Two days ago ten members of a Christian medical team were killed in Afghanistan. The Taliban claimed responsibility, saying that the volunteers were trying to convert Muslims to Christianity.
The medical team was organized by the NGO International Assistance Mission. IAM is a signatory to a Red Cross/Red Crescent code of conduct which, among other things, includes a pledge that “Aid will not be used to further a particular political or religious standpoint.” In other words, IAM pledges not to proselytize.
I can understand why it might be difficult to trust that promise. And I also can see how easy it would be for the Taliban to capitalize on that mistrust.
I’ve been thinking about world religions lately, recognizing that when I interview with the Ministerial Fellowship Committee, I will need to know more than I know now. So when I was in our local used book store a few weeks ago, and saw a paperback copy of Reza Aslan’s No God but God in the new arrivals section, I snapped it up. I also decided to take a trip down the world religions aisle.
In the Islam section of that aisle, one title in particular stood out. There were about six copies, all brand new, of Unveiling Islam: An Insider’s Look at Muslim Life and Beliefs. Further investigation confirmed what I suspected–that this book should have been shelved with Christian apologetics.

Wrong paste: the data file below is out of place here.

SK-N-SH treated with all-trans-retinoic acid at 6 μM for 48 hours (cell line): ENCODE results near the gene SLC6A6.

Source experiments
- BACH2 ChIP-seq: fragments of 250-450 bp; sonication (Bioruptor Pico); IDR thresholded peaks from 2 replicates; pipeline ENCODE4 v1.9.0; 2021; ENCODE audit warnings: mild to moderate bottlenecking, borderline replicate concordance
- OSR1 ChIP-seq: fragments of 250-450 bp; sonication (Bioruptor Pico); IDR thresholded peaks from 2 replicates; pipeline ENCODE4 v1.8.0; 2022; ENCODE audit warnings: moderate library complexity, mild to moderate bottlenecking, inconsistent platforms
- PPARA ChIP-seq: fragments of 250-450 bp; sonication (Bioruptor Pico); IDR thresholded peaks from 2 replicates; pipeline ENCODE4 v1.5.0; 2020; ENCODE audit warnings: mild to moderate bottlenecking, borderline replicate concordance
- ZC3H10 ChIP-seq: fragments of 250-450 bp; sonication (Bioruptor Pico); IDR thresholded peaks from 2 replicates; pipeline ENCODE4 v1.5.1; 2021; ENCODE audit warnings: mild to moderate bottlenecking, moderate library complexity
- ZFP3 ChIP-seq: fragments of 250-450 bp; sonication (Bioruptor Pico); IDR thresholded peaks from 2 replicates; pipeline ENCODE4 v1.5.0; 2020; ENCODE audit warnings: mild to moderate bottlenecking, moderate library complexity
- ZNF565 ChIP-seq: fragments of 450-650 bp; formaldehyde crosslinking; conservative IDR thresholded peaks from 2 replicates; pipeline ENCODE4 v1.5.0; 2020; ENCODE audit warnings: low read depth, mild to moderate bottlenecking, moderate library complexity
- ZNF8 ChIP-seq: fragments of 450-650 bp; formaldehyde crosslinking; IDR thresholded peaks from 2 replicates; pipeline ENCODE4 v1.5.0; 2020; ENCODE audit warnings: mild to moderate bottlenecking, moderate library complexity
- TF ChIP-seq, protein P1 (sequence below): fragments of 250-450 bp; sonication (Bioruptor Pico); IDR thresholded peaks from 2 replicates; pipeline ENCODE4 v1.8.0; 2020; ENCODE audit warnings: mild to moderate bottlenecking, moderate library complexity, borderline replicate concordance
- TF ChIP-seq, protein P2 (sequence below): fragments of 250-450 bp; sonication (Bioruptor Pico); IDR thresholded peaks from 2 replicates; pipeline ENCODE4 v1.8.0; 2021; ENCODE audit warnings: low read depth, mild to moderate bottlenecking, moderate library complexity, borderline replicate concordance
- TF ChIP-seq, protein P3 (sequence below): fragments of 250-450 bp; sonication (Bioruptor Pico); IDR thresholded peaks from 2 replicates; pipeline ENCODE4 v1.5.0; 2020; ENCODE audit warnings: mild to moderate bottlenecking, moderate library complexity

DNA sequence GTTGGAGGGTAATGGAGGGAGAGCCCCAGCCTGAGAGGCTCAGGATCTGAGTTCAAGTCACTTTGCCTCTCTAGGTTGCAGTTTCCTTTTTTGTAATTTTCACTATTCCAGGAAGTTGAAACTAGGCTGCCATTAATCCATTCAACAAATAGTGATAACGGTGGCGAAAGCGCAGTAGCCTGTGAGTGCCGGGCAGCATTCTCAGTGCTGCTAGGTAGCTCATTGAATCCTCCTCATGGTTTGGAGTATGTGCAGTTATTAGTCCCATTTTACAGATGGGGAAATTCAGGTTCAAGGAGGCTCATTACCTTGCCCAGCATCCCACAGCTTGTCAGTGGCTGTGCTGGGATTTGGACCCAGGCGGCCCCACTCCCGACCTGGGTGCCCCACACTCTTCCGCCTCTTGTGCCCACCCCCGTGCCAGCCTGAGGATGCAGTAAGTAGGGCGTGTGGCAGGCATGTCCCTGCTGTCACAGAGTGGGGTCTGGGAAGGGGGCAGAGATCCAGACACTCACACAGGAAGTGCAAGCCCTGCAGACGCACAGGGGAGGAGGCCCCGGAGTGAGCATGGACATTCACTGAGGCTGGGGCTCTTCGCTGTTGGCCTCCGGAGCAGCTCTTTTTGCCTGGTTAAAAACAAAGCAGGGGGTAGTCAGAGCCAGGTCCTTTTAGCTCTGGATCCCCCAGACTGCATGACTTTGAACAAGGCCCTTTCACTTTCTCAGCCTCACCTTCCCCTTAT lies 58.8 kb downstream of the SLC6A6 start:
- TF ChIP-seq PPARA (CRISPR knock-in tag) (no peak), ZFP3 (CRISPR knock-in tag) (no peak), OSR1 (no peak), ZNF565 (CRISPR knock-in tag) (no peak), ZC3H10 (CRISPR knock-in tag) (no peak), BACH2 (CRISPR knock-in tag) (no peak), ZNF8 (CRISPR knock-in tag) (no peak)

When I was in college, belonging to a chapter of InterVarsity Christian Fellowship was an important part of my journey out of fundamentalism. One year I went to IVCF’s Global Missions Conference, Urbana, where I remember learning how to be a missionary in the 10-40 window, and specifically how to work covertly within Muslim countries where proselytizing is illegal. A quick trip to IVCF’s page about Urbana showed me that this is still something IVCF is doing.
Christian missionaries who go into Muslim countries as undercover evangelists probably think long and hard about the personal risks they are taking, and they probably call it “counting the cost.” But I wonder if their accounting considers the risks their choices create for others. I wonder if they realize how their covert evangelism erodes trust, breeds suspicion, and endangers those whose mission is simply mercy, and not conversion.